A White House memorandum published earlier this week makes it clear that the Trump administration plans to handle regulation of artificial intelligence much more loosely than Europe has said it would.
The memo, directed at the heads of federal agencies, is meant to set down broad regulatory principles to govern AI development in the private sector. The goals of the guidance are to "ensure public engagement, limit regulatory overreach, and promote trustworthy technology," according to the paper from the White House Office of Science and Technology Policy (OSTP).
"Guided by these principles, innovators and government officials will ensure that as the United States embraces AI we also address the challenging technical and ethical questions that AI can create," according to the OSTP.
But the White House guidance also directs federal agencies to avoid preemptive, burdensome, or duplicative rules that would hamper AI innovation and growth.
In contrast, the European Parliament guidance last September touched on "ethical rules" for designing and developing AI products and services in the European Union and presented "possible further EU action ranging from soft law guidance to standardization to legislation in the field of ethics and AI."
The European guidance also stressed that the EU would remain faithful to "its higher standard of protection against the social risks posed by AI — in particular those affecting privacy, data protection, and discrimination rules — unlike other more lax jurisdictions."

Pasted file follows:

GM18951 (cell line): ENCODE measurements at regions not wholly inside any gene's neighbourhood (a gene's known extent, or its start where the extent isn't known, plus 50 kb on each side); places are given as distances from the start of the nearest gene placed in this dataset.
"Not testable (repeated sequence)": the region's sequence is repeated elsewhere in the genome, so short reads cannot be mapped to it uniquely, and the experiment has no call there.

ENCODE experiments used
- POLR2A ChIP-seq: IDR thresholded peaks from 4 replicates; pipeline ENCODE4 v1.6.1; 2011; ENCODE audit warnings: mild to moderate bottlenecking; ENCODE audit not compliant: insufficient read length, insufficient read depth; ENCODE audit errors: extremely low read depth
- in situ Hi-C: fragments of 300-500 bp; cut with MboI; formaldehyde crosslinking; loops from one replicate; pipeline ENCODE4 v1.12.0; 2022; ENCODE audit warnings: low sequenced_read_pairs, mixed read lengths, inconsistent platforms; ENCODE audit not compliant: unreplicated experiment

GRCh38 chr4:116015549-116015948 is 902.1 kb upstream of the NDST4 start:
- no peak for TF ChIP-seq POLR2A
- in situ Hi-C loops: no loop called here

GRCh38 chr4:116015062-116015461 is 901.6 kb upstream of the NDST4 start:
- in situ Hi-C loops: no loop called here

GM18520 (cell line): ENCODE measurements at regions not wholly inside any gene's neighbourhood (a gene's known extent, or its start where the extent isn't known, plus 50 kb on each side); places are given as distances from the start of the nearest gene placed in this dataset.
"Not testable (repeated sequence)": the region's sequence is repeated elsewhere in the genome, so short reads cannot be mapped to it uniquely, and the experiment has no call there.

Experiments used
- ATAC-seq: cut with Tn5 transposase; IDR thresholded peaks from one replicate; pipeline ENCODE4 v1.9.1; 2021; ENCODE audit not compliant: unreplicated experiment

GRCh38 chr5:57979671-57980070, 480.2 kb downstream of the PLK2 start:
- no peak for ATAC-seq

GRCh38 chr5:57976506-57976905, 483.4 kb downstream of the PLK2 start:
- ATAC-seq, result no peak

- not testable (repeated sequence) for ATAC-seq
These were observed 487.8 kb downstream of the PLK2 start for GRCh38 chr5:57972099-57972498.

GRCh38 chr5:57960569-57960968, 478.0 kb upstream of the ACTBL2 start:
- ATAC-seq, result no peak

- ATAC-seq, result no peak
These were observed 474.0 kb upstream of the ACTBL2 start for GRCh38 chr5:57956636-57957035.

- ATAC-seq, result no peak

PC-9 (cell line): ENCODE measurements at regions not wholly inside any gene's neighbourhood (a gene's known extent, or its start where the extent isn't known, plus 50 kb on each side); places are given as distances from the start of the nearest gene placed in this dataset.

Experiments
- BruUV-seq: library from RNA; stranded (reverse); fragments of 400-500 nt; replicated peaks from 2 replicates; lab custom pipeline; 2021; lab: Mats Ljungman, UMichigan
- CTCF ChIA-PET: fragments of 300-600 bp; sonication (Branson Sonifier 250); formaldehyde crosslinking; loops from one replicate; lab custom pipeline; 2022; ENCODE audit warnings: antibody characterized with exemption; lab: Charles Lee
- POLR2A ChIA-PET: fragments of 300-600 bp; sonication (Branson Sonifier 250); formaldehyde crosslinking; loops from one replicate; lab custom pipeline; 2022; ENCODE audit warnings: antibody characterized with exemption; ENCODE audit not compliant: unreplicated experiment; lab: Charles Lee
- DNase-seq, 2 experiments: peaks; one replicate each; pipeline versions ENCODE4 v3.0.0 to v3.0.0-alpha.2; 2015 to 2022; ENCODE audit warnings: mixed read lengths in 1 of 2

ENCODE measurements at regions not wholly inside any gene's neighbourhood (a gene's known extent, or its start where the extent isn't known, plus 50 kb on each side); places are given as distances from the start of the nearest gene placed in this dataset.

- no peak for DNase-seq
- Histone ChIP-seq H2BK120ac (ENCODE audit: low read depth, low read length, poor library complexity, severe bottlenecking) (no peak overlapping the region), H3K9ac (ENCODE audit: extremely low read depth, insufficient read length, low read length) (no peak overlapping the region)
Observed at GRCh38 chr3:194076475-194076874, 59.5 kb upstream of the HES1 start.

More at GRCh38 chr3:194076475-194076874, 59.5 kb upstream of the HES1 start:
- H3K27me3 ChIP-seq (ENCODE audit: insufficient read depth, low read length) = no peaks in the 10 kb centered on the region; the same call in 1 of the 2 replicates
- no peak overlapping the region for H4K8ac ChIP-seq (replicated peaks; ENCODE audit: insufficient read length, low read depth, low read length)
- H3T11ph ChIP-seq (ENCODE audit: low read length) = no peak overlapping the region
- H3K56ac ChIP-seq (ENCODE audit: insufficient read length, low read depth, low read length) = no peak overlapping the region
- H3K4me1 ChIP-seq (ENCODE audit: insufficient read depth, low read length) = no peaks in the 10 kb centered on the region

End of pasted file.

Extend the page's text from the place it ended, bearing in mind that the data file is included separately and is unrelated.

The White House couldn't resist commenting on Europe's approach: “Europe and our allies should avoid heavy-handed innovation-killing models, and instead consider a similar regulatory approach,” the OSTP said in a fact sheet.
The OSTP also criticized "governments elsewhere [that] are co-opting companies and deploying their AI technology in the service of the surveillance state, where they monitor and imprison dissidents, activists, and minorities, such as Beijing’s treatment of the Muslim Uyghurs."
The OSTP did state that among the more important steps as AI solutions develop would involve federal agencies examining "whether the outcomes and decisions of an AI application could result in unlawful discrimination, considering appropriate measures to disclose when AI is in use, and considering what controls are needed to ensure the confidentiality and integrity of the information processed, stored, and transmitted in an AI system."
The White House also clearly wants any new regulations to be flexible.
"Given the pace at which AI will continue to evolve, agencies will need to establish flexible frameworks that allow for rapid change and updates across sectors, rather than one-size-fits-all regulations," wrote Michael Kratsios, chief technology officer of the United States, in a Bloomberg opinion piece on Monday. "Automated vehicles, drones, and AI-powered medical devices all call for vastly different regulatory considerations."